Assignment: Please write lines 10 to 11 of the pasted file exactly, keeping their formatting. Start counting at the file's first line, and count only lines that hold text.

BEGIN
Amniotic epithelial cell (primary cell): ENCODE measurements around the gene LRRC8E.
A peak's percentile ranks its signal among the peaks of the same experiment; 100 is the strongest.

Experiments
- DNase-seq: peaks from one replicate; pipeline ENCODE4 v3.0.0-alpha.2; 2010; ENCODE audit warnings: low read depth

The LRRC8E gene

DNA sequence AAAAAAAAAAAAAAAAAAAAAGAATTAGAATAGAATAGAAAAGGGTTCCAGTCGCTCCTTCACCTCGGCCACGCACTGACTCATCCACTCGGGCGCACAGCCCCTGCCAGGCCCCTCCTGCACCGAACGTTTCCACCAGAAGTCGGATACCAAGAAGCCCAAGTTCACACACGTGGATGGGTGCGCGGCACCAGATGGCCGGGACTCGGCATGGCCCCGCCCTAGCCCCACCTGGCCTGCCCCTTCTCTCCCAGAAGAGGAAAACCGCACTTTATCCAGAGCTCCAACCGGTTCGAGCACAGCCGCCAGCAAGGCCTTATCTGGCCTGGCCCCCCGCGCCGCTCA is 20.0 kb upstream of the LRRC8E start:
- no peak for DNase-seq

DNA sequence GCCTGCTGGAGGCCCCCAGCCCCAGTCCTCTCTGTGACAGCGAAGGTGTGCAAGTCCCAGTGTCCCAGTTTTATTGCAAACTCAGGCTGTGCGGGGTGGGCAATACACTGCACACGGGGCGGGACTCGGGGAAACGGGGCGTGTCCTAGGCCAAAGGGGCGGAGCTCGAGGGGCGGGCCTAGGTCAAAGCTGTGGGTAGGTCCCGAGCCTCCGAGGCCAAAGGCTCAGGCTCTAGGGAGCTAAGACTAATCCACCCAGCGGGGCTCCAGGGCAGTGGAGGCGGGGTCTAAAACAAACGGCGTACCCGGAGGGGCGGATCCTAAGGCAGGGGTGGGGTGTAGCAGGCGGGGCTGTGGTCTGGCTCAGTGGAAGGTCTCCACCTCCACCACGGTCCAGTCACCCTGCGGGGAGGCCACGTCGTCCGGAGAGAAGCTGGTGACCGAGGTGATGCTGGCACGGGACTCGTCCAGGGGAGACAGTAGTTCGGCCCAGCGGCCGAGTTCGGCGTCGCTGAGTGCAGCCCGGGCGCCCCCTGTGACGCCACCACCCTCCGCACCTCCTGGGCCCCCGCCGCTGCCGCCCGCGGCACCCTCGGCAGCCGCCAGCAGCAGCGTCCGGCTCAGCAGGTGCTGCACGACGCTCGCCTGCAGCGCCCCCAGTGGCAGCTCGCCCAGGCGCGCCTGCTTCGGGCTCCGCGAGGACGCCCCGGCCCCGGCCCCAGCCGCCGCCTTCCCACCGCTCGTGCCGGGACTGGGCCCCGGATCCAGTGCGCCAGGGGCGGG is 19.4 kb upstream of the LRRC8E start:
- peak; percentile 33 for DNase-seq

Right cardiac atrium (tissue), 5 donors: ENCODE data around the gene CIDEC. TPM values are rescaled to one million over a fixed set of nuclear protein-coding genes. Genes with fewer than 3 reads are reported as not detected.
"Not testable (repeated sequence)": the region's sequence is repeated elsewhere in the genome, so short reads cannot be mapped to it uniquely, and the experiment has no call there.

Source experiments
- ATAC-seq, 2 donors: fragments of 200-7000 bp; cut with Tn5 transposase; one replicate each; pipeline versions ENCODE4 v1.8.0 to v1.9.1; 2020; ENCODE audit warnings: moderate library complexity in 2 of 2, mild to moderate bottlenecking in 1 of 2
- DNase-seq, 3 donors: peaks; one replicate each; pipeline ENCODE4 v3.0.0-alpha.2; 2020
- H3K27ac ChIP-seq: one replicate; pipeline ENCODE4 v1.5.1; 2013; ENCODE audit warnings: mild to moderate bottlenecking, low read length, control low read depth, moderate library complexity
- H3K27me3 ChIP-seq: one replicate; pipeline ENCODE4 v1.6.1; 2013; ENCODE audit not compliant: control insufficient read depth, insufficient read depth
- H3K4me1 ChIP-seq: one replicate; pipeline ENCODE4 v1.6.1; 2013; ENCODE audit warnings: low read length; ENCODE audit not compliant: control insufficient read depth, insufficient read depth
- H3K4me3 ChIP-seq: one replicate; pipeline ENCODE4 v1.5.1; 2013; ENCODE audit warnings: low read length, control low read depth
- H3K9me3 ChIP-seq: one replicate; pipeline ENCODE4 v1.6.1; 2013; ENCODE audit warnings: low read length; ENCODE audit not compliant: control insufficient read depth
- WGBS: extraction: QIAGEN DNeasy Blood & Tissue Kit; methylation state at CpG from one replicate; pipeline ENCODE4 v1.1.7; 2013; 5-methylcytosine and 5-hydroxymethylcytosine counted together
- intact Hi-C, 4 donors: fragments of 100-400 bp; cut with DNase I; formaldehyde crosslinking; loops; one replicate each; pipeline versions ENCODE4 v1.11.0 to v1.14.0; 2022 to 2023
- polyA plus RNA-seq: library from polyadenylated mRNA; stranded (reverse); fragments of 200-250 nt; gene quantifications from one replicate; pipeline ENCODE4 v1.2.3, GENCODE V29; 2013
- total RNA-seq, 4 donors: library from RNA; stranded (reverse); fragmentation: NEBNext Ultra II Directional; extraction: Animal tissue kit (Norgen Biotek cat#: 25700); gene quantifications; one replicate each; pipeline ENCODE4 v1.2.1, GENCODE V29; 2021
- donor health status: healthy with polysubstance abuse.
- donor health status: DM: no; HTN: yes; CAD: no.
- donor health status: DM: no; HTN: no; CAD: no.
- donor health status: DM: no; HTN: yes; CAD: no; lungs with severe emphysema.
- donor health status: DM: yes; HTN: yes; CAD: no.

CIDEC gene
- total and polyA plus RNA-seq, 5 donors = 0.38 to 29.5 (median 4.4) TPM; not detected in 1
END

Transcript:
Right cardiac atrium (tissue), 5 donors: ENCODE data around the gene CIDEC. TPM values are rescaled to one million over a fixed set of nuclear protein-coding genes. Genes with fewer than 3 reads are reported as not detected.
"Not testable (repeated sequence)": the region's sequence is repeated elsewhere in the genome, so short reads cannot be mapped to it uniquely, and the experiment has no call there.